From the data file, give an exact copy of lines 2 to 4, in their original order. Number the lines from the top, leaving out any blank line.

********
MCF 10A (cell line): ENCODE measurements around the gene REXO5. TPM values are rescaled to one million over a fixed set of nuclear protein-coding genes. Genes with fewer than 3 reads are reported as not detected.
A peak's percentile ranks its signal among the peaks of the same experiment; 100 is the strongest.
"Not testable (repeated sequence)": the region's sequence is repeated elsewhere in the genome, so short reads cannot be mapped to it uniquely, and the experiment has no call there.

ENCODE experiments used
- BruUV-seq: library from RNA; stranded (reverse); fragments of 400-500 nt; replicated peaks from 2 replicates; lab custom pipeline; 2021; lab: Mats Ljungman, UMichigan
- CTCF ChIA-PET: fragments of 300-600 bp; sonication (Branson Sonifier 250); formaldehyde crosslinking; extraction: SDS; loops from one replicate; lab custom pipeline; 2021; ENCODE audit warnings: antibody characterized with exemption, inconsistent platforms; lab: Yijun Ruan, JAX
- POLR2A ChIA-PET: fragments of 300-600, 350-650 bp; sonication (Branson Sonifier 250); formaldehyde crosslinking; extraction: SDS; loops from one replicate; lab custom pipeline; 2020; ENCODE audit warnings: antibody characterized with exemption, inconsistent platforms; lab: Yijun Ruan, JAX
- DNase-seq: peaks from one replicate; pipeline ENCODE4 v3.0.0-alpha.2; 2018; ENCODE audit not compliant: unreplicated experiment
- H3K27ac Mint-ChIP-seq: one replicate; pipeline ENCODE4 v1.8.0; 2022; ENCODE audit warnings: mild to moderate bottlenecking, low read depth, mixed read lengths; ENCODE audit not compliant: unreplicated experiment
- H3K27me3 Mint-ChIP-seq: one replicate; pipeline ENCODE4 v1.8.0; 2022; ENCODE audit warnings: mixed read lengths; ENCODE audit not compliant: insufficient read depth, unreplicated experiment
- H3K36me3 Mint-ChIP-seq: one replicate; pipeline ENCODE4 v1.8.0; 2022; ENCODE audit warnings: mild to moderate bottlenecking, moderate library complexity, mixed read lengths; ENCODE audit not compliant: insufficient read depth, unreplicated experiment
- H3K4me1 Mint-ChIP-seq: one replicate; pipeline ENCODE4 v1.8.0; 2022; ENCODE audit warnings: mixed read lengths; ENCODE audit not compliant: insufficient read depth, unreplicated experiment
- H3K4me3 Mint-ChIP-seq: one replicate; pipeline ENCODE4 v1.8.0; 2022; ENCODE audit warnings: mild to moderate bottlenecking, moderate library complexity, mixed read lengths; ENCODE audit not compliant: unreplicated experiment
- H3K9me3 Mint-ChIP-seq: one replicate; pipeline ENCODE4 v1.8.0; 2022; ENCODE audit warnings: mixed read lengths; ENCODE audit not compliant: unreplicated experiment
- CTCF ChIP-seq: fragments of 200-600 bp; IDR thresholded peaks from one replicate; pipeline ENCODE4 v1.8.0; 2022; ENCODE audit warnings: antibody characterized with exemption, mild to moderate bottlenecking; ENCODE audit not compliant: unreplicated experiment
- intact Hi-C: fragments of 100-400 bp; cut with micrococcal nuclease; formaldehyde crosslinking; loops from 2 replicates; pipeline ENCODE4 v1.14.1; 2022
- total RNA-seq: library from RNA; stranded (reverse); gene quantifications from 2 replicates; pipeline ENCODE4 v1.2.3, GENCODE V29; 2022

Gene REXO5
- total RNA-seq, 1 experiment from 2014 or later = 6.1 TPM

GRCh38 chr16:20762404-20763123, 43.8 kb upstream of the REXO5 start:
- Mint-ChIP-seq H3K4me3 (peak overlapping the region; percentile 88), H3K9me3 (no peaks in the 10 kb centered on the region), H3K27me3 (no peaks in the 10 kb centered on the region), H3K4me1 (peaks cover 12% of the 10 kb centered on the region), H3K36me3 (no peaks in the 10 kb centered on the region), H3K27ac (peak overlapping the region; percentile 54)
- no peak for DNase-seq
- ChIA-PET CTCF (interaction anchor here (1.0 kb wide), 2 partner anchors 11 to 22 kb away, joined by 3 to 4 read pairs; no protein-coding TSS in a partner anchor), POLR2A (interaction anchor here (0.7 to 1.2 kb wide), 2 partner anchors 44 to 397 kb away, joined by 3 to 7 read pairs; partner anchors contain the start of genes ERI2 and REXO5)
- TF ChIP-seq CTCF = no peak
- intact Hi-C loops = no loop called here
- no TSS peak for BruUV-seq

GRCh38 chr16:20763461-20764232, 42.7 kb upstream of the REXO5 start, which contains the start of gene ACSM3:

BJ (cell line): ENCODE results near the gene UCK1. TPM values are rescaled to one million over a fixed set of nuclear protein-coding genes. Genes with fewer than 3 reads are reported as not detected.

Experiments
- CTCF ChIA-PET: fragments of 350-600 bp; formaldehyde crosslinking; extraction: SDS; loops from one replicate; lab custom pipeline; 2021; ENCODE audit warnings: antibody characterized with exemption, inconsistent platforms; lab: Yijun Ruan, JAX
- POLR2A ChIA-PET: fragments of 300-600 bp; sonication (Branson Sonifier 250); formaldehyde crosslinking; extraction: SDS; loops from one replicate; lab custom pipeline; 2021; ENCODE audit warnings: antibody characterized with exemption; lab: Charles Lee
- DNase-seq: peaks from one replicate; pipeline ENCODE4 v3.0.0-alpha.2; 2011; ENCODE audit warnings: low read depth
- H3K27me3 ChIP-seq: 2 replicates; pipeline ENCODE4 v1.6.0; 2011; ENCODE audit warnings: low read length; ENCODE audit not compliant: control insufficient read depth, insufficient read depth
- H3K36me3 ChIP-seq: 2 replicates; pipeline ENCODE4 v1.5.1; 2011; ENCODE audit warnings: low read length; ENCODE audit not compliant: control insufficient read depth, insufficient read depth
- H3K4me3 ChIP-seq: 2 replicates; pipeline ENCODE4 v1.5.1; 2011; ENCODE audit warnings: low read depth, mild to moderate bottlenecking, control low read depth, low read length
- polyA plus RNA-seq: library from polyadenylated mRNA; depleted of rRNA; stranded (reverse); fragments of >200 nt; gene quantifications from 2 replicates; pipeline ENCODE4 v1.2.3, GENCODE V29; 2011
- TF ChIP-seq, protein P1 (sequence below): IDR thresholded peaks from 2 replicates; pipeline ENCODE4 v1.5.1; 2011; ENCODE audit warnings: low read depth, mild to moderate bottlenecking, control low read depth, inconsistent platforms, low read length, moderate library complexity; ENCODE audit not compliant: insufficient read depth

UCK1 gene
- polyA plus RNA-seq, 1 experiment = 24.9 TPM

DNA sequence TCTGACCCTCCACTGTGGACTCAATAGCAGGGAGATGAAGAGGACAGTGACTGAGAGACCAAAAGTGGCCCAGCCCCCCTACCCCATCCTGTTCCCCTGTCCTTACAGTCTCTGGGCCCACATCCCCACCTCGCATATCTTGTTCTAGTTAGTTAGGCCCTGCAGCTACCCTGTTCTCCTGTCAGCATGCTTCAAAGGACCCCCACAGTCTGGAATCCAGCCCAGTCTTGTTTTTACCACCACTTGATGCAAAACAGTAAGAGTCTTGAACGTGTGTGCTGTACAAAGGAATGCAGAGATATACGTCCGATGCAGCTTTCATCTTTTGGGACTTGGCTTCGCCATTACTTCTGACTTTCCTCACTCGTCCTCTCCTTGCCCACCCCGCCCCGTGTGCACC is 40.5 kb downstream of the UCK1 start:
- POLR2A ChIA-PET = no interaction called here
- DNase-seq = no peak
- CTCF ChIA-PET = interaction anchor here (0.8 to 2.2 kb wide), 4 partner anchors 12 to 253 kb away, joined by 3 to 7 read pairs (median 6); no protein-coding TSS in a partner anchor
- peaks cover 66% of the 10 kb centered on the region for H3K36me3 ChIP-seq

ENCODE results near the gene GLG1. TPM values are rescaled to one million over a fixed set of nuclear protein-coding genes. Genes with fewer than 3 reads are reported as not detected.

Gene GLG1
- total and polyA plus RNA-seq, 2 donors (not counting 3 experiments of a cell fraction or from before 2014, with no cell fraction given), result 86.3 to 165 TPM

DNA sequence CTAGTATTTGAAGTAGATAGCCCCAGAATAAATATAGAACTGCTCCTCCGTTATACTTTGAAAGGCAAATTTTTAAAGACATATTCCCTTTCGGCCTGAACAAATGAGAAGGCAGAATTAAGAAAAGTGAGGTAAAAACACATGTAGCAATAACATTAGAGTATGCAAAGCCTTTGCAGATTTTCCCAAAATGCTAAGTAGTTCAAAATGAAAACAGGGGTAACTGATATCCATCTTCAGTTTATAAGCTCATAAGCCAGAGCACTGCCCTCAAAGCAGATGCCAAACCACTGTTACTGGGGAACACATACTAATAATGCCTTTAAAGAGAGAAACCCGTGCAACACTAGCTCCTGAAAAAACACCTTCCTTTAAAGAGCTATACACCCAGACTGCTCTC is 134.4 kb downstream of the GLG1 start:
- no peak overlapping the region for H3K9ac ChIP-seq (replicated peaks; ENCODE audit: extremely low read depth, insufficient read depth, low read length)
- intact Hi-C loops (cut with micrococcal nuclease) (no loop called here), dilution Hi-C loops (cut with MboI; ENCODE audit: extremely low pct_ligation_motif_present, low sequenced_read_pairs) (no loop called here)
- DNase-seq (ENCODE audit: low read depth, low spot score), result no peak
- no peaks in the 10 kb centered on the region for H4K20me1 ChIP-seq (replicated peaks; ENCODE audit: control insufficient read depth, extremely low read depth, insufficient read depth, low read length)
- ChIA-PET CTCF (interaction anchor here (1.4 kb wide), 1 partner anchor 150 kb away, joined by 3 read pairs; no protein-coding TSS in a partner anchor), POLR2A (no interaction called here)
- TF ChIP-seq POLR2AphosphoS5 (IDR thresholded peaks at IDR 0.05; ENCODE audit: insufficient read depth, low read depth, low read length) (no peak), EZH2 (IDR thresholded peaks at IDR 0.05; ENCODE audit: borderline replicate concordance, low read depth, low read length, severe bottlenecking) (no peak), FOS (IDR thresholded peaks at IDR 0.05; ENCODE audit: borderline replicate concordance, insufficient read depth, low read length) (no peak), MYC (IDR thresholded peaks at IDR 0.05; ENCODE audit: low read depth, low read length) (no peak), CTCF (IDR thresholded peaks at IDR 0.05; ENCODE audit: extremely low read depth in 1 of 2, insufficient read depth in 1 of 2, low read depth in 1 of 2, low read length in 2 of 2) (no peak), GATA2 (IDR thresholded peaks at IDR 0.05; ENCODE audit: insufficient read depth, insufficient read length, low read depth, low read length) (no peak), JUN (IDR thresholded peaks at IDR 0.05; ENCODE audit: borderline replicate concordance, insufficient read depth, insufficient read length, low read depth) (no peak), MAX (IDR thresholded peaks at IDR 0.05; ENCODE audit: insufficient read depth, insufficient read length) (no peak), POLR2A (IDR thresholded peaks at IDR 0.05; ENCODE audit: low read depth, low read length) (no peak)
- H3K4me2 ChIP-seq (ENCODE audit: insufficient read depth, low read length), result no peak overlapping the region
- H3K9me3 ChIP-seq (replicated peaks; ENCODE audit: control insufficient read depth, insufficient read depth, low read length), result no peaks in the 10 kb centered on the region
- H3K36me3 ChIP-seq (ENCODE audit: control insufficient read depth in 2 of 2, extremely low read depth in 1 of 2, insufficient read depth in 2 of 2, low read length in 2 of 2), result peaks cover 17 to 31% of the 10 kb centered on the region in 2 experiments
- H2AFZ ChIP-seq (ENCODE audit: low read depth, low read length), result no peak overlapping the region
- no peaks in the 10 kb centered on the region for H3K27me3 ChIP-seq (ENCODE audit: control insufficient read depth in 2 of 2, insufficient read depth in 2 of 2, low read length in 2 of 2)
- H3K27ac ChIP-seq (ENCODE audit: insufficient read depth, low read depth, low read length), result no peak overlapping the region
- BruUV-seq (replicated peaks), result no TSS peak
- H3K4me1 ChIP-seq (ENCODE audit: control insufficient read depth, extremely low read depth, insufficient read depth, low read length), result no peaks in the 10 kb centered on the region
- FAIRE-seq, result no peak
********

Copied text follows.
A peak's percentile ranks its signal among the peaks of the same experiment; 100 is the strongest.
"Not testable (repeated sequence)": the region's sequence is repeated elsewhere in the genome, so short reads cannot be mapped to it uniquely, and the experiment has no call there.

ENCODE experiments used